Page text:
·    Digitalisation - That a disruptive technology or business model deployed by a competitor or new entrant impacts our ability to compete

·    Talent development, leadership and diversity - That we fail to meet the (future/anticipated) required management capabilities

·    Health and safety risk - Injury or loss of life. That we incur reputational loss, or civil and criminal costs

·    Major plant failure or fire - Operational failure and/or fire at a key facility leading to business interruption and other costs

·    Integration - That integration of the two companies, including the creation of a strong corporate culture and migration of IT systems, is ineffective and/or fails to deliver anticipated synergies

·    Input volumes - That incoming waste volumes in the market may fall should macro-economic conditions reverse

·    ICT failure and cyber threat - That ICT failure and/or cyber-crime causes business interruption or loss.

 

Statement of the Directors' responsibilities

The Directors confirm that these condensed consolidated interim financial statements have been prepared in accordance with International Accounting Standard 34 Interim Financial Reporting as adopted by the European Union, and that the interim management report includes a fair review of the information required by DTR 4.2.7 R and DTR 4.2.8 R, namely:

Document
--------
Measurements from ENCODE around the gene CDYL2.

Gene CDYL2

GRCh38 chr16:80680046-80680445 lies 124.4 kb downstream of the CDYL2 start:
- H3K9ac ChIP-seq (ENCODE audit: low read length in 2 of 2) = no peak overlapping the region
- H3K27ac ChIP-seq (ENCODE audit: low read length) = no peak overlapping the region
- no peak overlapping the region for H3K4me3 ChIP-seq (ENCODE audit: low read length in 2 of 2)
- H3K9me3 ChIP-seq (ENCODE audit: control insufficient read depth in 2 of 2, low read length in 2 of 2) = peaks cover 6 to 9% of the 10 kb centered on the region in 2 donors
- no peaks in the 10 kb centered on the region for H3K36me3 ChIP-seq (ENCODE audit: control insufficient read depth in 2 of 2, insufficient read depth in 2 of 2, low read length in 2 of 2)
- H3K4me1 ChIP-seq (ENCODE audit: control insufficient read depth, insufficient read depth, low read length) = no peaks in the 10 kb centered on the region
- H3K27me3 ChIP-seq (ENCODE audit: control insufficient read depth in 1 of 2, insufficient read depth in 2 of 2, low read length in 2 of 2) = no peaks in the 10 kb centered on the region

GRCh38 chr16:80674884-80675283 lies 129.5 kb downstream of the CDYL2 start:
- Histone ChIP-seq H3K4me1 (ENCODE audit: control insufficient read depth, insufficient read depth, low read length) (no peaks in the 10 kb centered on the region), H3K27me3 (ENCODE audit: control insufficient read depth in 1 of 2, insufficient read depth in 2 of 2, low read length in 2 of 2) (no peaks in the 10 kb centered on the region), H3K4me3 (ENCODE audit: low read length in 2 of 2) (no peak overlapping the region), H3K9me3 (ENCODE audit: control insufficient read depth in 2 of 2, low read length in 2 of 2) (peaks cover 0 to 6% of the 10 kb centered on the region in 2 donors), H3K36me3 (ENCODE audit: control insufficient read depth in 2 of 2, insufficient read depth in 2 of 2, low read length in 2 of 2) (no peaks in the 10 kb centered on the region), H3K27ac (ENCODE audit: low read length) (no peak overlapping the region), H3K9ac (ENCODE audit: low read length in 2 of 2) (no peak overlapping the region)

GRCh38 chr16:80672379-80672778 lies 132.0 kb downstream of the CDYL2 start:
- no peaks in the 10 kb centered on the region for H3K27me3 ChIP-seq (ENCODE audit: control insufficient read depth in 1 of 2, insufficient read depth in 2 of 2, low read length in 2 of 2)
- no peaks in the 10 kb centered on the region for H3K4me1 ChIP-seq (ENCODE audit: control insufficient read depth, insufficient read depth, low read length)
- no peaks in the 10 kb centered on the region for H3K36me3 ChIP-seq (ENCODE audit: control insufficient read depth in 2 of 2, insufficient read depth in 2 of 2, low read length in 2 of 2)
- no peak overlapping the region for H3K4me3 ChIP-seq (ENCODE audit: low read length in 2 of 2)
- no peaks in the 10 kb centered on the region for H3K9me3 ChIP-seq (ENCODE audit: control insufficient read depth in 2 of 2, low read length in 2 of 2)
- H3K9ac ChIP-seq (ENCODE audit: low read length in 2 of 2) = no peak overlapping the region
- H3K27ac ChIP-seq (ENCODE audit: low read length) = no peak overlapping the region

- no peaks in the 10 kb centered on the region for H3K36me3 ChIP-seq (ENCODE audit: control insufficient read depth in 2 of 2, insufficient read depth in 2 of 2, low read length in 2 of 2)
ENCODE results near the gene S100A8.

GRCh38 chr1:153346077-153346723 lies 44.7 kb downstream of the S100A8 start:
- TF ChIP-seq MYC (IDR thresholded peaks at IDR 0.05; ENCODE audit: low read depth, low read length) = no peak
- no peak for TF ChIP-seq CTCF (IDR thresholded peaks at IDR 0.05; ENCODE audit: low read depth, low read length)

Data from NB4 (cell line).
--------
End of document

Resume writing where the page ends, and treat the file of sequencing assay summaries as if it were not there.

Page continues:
·    an indication of important events that have occurred during the first six months and their impact on the condensed set of financial statements, and a description of the principal risks and uncertainties for the remaining six months of the financial year; and

·    material related-party transactions in the first six months and any material changes in the related-party transactions described in the last Annual Report.

 
 

 

 

A list of current Directors is maintained on the Renewi plc website: www.renewiplc.com.

 

By order of the Board

 

 

 

O de Bont                                                                                      T Woolrych

Chief Executive Officer                                                                 Chief Financial Officer

7 November 2019                                                                         7 November 2019

 

Consolidated Interim Income Statement (unaudited)

First half ended 30 September 2019

 

 

 

 

First half 2019/20

 

First half 2018/19 Restated*

 

Note

 

 

Underlying

€m

Non-trading & exceptional items

€m

 

 

Total

€m

 

 

Underlying

€m

Non-trading & exceptional

 items

€m

 

 

Total

€m

Revenue

3,4

 

915.7

-

915.7

 

890.6

-

890.6

Cost of sales

 

 

(756.2)

(9.7)

(765.9)

 

(723.7)

(9.6)

(733.3)

Gross profit (loss)

 

 

159.5

(9.7)

149.8

 

166.9

(9.6)

157.3

Administrative expenses

 

 

(111.7)

(37.1)

(148.8)

 

(123.9)

(0.7)

(124.6)

Operating profit (loss)

3,5

 

47.8